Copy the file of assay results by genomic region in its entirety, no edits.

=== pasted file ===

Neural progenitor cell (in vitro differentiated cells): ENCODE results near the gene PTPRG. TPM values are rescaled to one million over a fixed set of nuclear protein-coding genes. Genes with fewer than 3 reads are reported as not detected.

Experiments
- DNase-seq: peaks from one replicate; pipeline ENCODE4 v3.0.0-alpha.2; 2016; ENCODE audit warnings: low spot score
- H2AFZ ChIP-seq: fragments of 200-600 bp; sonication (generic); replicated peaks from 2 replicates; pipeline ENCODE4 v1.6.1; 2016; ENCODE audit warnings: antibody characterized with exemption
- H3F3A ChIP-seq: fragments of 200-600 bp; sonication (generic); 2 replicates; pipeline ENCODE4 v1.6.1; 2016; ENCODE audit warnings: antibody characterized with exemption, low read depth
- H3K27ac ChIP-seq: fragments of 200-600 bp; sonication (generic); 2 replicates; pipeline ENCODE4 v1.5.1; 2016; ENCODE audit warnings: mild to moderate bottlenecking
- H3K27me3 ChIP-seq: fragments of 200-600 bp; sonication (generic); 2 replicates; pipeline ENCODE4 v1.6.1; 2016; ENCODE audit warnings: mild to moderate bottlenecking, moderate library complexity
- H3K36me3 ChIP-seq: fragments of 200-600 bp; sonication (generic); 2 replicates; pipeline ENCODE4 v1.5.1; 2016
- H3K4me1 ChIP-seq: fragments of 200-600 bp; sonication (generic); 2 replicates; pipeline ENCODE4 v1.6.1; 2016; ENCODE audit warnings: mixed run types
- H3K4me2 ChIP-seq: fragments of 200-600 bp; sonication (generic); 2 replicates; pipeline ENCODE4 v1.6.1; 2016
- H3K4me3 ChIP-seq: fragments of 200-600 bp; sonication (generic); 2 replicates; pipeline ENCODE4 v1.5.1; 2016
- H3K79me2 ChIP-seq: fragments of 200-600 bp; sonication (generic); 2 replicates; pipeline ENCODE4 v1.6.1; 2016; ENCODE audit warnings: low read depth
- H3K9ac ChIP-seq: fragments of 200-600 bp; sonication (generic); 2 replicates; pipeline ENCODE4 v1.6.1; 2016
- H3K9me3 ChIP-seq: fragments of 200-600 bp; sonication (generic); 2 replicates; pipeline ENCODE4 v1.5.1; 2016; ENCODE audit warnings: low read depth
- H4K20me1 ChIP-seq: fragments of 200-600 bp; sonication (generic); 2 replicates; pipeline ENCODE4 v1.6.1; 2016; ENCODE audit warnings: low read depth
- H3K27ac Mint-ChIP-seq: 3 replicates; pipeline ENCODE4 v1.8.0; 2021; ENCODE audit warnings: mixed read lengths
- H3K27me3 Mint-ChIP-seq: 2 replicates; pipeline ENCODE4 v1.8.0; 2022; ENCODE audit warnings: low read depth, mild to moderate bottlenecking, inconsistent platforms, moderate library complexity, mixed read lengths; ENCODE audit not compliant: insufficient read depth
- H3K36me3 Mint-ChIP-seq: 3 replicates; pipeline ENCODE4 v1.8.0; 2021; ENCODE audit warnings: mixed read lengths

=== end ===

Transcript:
Neural progenitor cell (in vitro differentiated cells): ENCODE results near the gene PTPRG. TPM values are rescaled to one million over a fixed set of nuclear protein-coding genes. Genes with fewer than 3 reads are reported as not detected.

Experiments
- DNase-seq: peaks from one replicate; pipeline ENCODE4 v3.0.0-alpha.2; 2016; ENCODE audit warnings: low spot score
- H2AFZ ChIP-seq: fragments of 200-600 bp; sonication (generic); replicated peaks from 2 replicates; pipeline ENCODE4 v1.6.1; 2016; ENCODE audit warnings: antibody characterized with exemption
- H3F3A ChIP-seq: fragments of 200-600 bp; sonication (generic); 2 replicates; pipeline ENCODE4 v1.6.1; 2016; ENCODE audit warnings: antibody characterized with exemption, low read depth
- H3K27ac ChIP-seq: fragments of 200-600 bp; sonication (generic); 2 replicates; pipeline ENCODE4 v1.5.1; 2016; ENCODE audit warnings: mild to moderate bottlenecking
- H3K27me3 ChIP-seq: fragments of 200-600 bp; sonication (generic); 2 replicates; pipeline ENCODE4 v1.6.1; 2016; ENCODE audit warnings: mild to moderate bottlenecking, moderate library complexity
- H3K36me3 ChIP-seq: fragments of 200-600 bp; sonication (generic); 2 replicates; pipeline ENCODE4 v1.5.1; 2016
- H3K4me1 ChIP-seq: fragments of 200-600 bp; sonication (generic); 2 replicates; pipeline ENCODE4 v1.6.1; 2016; ENCODE audit warnings: mixed run types
- H3K4me2 ChIP-seq: fragments of 200-600 bp; sonication (generic); 2 replicates; pipeline ENCODE4 v1.6.1; 2016
- H3K4me3 ChIP-seq: fragments of 200-600 bp; sonication (generic); 2 replicates; pipeline ENCODE4 v1.5.1; 2016
- H3K79me2 ChIP-seq: fragments of 200-600 bp; sonication (generic); 2 replicates; pipeline ENCODE4 v1.6.1; 2016; ENCODE audit warnings: low read depth
- H3K9ac ChIP-seq: fragments of 200-600 bp; sonication (generic); 2 replicates; pipeline ENCODE4 v1.6.1; 2016
- H3K9me3 ChIP-seq: fragments of 200-600 bp; sonication (generic); 2 replicates; pipeline ENCODE4 v1.5.1; 2016; ENCODE audit warnings: low read depth
- H4K20me1 ChIP-seq: fragments of 200-600 bp; sonication (generic); 2 replicates; pipeline ENCODE4 v1.6.1; 2016; ENCODE audit warnings: low read depth
- H3K27ac Mint-ChIP-seq: 3 replicates; pipeline ENCODE4 v1.8.0; 2021; ENCODE audit warnings: mixed read lengths
- H3K27me3 Mint-ChIP-seq: 2 replicates; pipeline ENCODE4 v1.8.0; 2022; ENCODE audit warnings: low read depth, mild to moderate bottlenecking, inconsistent platforms, moderate library complexity, mixed read lengths; ENCODE audit not compliant: insufficient read depth
- H3K36me3 Mint-ChIP-seq: 3 replicates; pipeline ENCODE4 v1.8.0; 2021; ENCODE audit warnings: mixed read lengths